Die Donau Rauf - Peter Nestler and Zsóka Nestler

West Germany, 1969, 16mm, colour, 28 min.

A critical look at the political and cultural history of the Danube country and its development; a travelogue. Travelling the Danube by steamboat, Die Donau Rauf unearths layered narratives of the ancient and the recent past creating a poetic document of filmed archaeology.

Peter Nestler was born in Breisgau, Germany in 1937. His films initially recorded the changes affecting rural and industrial communities in the early 1960s. Since then, he has developed a politically and aesthetically uncompromising body of work in which history, the working class, labor and production, immigration, the environment, and the struggle against fascism have been recurring themes. 

Zsóka Nestler was born in Budapest in 1944. Betweeen 1967 and 1978 she worked with Peter on 24 documentaries on 16mm, mostly as a team of two. Peter ran the camera and Zsóka recorded the sound. Later she studied and worked in the cities of Stockholm and Uppsala (receiving a Bachelors Degree in Behavioral Research/Cross-cultural Relations and Immigrant Issues, and a Graduate Diploma in Psychotherapy). She has contributed to many research projects and publications on immigration and refugees, racism and ethnic conflicts and has worked in governmental institutions and NGOs. She returned to making films with Peter in 1992 on 'Zeit' and in 2003 on 'Mit der Musik groß werden'.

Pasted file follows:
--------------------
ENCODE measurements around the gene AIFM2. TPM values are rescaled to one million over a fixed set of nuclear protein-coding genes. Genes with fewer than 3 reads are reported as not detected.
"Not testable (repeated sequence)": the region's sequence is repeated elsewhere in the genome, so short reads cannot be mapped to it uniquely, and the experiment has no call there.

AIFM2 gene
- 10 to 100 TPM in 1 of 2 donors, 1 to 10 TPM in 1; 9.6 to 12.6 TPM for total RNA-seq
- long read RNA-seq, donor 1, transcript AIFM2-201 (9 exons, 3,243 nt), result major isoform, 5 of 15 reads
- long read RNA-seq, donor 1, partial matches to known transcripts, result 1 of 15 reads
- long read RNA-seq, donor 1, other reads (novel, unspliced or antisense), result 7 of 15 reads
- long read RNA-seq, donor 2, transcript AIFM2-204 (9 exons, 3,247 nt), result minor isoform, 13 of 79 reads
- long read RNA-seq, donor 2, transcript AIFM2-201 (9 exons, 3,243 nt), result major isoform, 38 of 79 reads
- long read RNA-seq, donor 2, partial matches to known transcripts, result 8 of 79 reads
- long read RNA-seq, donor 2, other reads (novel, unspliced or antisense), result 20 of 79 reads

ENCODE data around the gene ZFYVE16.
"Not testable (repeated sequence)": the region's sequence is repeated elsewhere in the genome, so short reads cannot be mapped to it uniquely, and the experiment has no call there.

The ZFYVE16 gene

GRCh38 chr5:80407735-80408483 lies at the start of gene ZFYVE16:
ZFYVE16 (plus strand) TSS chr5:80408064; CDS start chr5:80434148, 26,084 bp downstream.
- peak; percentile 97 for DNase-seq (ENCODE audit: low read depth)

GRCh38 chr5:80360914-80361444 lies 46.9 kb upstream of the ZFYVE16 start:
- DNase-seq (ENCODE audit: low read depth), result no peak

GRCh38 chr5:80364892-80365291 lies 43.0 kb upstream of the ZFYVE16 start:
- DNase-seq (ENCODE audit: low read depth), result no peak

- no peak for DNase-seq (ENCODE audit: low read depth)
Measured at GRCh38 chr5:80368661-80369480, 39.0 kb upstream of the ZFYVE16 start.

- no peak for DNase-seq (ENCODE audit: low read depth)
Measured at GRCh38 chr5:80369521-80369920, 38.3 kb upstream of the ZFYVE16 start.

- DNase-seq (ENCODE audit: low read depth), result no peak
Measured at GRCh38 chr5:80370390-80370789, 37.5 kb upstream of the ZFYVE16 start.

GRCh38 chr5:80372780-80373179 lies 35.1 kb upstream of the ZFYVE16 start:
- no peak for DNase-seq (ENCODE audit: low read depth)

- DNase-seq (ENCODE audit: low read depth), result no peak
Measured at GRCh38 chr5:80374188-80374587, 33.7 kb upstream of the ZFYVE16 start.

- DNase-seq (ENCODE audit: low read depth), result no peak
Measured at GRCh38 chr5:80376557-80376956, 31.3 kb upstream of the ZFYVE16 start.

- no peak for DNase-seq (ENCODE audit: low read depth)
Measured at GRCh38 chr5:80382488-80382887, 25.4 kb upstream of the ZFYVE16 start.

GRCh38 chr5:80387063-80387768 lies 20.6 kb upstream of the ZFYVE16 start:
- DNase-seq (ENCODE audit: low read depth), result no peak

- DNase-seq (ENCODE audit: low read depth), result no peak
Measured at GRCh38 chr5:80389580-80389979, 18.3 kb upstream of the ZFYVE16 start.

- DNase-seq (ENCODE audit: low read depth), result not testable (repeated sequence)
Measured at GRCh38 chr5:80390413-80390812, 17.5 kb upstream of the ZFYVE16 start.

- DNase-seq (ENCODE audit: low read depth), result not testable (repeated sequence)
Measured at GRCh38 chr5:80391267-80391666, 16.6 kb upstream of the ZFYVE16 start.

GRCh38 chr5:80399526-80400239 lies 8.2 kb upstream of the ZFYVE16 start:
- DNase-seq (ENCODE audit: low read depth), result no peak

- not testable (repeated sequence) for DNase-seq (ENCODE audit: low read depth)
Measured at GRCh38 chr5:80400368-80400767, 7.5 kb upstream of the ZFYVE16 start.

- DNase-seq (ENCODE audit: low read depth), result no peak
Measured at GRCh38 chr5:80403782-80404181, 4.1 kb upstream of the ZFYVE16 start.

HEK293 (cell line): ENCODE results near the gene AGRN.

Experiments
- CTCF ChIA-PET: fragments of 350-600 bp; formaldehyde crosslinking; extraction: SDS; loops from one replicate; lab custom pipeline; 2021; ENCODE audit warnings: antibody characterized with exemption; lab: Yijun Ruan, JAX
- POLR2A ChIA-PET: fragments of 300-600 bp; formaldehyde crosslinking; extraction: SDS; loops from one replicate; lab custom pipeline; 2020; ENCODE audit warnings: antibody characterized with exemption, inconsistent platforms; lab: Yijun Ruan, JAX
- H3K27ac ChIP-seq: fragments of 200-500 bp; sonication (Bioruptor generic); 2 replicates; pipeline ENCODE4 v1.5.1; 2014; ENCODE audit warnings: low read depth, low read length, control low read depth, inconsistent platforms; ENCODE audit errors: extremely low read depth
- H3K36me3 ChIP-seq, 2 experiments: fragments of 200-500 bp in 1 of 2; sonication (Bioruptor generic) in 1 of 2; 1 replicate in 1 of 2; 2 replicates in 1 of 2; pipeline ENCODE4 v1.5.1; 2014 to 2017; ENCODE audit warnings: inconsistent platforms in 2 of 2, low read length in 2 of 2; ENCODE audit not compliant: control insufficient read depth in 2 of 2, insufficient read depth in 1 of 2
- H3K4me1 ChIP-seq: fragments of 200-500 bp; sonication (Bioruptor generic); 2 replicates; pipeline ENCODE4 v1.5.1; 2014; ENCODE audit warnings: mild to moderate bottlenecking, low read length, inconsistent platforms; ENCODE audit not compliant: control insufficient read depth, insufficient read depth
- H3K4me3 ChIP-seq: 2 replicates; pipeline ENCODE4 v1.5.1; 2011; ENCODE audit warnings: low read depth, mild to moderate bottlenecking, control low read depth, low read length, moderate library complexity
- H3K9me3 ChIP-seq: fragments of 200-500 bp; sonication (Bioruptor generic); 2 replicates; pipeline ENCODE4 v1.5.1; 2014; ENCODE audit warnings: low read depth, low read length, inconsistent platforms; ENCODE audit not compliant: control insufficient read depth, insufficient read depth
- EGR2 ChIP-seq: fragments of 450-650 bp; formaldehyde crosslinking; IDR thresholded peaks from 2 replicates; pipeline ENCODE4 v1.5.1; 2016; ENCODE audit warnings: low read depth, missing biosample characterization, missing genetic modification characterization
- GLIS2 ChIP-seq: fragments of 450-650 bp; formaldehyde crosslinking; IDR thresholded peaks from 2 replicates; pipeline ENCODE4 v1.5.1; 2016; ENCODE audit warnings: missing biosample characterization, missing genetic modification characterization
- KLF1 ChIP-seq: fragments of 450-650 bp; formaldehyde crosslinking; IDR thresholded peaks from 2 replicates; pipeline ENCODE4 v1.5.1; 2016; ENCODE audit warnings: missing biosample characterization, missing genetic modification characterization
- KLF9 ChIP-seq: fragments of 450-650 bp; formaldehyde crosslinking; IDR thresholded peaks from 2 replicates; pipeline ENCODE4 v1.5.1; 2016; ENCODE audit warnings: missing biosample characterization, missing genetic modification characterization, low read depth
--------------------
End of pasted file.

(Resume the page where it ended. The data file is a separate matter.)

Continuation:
About Sharna Pax

Sharna Pax is a film collective (Maeve Brennan, Therese Henningsen and Tinne Zenner) working between the fields of anthropology, documentary, and visual art. They work independently as artists and filmmakers and collaboratively organise screenings and discussions as part of their ongoing dialogue.

Previous projects include Knotted Fields (Part I, II and III), a series of film screenings concerned with shifting material and industrial landscapes, and the relationship between land and those passing through it, screened at Cinemateket, Copenhagen; Filmstationen, Copenhagen and Close-up Cinema, London (2016) and How to Work Together (2015), a screening and publication focusing on collaboration in film, commissioned by Studio Voltaire, Chisenhale Gallery and The Showroom, London.